Blogging from the Highlands of Scotland
'From fanaticism to barbarism is only one step' - Diderot

Wednesday, 16 October 2002

House of Lords reject The Adoption and Children Bill

The House of Lords has voted 196 to 162 to reject the amendment which would have permitted unmarried heterosexual couples and gay couples (male or female) to adopt jointly. The motive, according to Conservative spokesman Lord Howe, was to protect children.

It is expected the Bill will now return to the House of Commons where the Lords vote will be overturned, but probably too late for the Opening of Parliament on 13 November.

It is clear that the Conservative Party's pretence that it is now pursuing 'inclusive' policies is just so much hot air, designed to persuade voters that the party has reformed itself.

But it has not.
Britain's House of Lords today debates The Adoption and Children Bill

I've posted a lengthy article about this today in my main website - click here to read it.

However, I noticed yesterday that Andrew Sullivan had posted a brief reference to an interesting story about a milk protest at an Aberdeen school, which he had noticed in one of the blogs written by Iain Murray.

The remarks about the milk protest were interesting in themselves, but what interested me more was what appears to be Iain Murray's extreme euro-scepticism (bordering on europhobia, I'd say) - fair enough, this appears to tie in with what I have gleaned in the past to be Andrew Sullivan's doubts about further European integration. Not a view I share, of course, but no matter. However, in one of Iain Murray's other blogs, called Conservative Revival, I was able to read with interest his intellectual gymnastics trying to explain why the Conservative Party policy, under its present leader Iain Duncan Smith, of opposing repeal of 'Section 28' is correct. Frankly, I am not convinced in any way by his arguments - unless he has some method of restraining the biological urges of adolescent boys and girls. His argument seems to be that sex education in schools should be avoided as much as possible. Restoration of Victorian values is all very well, but it does not strike me as particularly practical. Having gone to the same university college is no excuse for Andrew Sullivan, as a gay man, seeming to support this man's views!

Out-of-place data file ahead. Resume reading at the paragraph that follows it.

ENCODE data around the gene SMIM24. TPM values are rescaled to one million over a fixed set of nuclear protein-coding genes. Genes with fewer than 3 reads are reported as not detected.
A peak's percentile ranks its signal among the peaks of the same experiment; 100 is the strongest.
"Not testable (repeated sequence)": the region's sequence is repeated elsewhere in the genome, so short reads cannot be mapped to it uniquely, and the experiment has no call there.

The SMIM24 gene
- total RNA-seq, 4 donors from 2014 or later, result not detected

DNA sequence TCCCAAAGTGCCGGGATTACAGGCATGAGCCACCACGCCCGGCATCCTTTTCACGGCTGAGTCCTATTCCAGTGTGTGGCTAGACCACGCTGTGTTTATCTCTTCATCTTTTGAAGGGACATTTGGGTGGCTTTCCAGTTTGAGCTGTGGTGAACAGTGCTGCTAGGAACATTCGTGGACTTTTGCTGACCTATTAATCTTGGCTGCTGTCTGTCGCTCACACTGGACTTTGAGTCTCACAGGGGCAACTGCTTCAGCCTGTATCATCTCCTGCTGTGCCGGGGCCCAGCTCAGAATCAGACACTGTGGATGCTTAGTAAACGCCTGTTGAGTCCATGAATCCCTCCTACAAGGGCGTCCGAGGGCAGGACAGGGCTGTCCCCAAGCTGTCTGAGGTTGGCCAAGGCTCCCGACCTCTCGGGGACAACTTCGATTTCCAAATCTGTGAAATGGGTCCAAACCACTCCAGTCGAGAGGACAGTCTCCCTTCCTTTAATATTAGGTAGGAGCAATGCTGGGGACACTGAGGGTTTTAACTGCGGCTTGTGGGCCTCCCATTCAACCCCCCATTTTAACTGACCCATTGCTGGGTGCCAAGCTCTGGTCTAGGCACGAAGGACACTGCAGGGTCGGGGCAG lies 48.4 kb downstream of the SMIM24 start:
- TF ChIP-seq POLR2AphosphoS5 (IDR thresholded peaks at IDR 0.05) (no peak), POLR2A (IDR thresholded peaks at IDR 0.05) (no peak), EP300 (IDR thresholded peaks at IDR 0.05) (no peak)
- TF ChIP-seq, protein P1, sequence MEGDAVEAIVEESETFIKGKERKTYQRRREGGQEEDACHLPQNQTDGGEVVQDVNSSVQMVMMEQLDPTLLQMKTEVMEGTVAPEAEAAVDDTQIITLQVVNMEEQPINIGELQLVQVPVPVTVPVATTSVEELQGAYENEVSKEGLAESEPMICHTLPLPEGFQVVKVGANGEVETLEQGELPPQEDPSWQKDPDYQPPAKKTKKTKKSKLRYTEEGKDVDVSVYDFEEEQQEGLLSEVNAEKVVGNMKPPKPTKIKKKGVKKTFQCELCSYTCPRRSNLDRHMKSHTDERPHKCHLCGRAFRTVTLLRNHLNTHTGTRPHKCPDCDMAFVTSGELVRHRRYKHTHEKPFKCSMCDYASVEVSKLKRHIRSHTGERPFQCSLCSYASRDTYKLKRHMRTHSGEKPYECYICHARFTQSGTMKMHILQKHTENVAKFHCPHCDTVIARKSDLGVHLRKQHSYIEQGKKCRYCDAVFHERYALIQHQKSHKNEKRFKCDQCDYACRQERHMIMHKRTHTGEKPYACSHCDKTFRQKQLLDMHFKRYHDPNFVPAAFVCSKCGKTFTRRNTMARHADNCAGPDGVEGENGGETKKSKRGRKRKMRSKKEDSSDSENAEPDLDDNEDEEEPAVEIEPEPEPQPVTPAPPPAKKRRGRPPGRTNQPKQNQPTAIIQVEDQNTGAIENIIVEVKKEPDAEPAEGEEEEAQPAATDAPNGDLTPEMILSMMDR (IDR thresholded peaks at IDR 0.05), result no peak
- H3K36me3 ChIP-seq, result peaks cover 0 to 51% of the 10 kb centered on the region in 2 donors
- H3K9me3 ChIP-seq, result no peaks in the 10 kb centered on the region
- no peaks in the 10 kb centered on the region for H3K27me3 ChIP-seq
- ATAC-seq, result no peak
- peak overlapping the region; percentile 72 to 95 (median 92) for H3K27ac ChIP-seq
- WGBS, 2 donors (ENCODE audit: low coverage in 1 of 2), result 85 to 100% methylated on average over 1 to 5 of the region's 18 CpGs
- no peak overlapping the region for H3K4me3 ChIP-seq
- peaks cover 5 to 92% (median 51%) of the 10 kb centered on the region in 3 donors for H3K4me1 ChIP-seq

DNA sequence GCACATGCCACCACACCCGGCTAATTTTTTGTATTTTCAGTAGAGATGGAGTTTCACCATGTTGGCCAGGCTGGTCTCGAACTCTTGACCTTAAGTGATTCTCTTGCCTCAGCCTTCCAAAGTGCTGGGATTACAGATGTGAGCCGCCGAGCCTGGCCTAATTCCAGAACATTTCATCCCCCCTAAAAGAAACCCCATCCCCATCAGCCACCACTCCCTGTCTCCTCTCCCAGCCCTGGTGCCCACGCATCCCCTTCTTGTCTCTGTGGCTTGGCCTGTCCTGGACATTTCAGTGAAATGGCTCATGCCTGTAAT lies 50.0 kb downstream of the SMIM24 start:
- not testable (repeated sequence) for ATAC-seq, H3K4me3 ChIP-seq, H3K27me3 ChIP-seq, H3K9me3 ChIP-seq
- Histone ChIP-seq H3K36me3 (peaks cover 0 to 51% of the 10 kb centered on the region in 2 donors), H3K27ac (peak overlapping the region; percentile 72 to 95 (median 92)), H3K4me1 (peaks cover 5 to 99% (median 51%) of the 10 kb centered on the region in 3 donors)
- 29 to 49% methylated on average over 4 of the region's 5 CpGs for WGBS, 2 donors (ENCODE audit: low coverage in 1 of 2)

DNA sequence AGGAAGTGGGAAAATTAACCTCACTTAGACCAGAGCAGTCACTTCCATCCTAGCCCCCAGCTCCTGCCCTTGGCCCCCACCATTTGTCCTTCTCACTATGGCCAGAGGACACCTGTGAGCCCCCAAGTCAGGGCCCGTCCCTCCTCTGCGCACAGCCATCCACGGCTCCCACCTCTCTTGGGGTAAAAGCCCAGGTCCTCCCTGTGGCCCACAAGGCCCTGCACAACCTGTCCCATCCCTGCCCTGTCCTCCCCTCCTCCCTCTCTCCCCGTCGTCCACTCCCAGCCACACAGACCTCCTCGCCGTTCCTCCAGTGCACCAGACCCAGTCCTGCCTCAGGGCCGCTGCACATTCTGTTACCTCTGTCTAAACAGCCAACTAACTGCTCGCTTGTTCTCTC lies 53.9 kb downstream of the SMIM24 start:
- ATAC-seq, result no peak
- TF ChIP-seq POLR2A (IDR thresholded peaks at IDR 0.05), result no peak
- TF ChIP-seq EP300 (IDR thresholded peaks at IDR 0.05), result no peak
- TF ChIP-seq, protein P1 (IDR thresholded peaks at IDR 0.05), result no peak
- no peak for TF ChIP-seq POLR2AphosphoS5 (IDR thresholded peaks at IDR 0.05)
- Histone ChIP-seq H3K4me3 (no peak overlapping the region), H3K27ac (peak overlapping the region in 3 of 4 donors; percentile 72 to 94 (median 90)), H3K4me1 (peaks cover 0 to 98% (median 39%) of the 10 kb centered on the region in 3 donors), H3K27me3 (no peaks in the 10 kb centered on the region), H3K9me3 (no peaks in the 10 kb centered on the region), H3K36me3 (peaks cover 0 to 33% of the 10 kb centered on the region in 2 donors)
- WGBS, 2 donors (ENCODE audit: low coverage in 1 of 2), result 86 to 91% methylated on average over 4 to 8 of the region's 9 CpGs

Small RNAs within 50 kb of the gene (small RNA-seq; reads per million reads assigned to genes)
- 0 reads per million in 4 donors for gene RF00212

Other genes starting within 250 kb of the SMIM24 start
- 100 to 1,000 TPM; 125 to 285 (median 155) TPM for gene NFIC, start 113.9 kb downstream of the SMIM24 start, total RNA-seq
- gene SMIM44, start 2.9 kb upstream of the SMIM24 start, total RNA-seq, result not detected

Monday, 14 October 2002

British MP George Galloway reveals US and UK dastardly plot - alternatively he shows himself to be even more deluded than I had imagined

The Tehran Times carries a report of a speech made by Labour MP George Galloway to students at the American University of Beirut. Just a flavour of what he tells us is really going on: "American and British leaders are in the process of carrying out plans to break up Saudi Arabia and Sudan, and also expand Jordan's borders to areas in central Iraq." Personally I think the man is a deluded fool, but you make up your own mind.

Thursday, 3 October 2002

Slick Willie at the Labour Party conference

Former US President Bill Clinton gave a keynote speech at the Labour Party conference in Blackpool today (2nd October), the British seaside resort on the Irish Sea coast that doesn't quite have the style of Atlantic City (irony alert!).

As with his speech some months ago for the 'Dimbleby Lecture', President Clinton gave a typically polished and wide-ranging speech; highly impressive, provided one refrains from subjecting its content to too much rigorous analysis. As a loyal American, he gave public support to President Bush in his efforts to combat terrorism, and called upon those at the conference (obviously mainly of a left-wing tendency) not to reject the policies of the US Administration in this regard because they have disagreements over the ideology of much of the rest of the Republican programme - Clinton said that he, too, has disagreements with much of the Bush administration's policies.

However, apart from this support (welcome as it no doubt is) his remarks about Bush, the Republicans and the British Conservatives were almost entirely negative; naturally, his remarks were received with some rapture in the hall. He cast strong doubt upon the validity of the election as President of George W Bush (alluding to the 5/4 Supreme Court vote and the fact that two of the four were Republicans who had "praise the Lord" voted against their Party); his allusions to his own predecessor as President, President Bush Sr, were equally double-edged. His remarks, too, about the Conservatives in this country were decidedly acerbic, no doubt at least partly as a result of the support given to Bush Sr by then Prime Minister John Major prior to the 1992 Presidential election (which I thought at the time was certainly not a wise move on Major's part); one assumes he will not soon be invited to speak at a Conservative Party conference. One hopes, too, that his effusive praise for Tony Blair and the 'third way' will not damage his apparent close relationship with the 43rd President - one can imagine that some in the Bush administration will be less than amused by the apparent continuing cosiness of Blair with Clinton.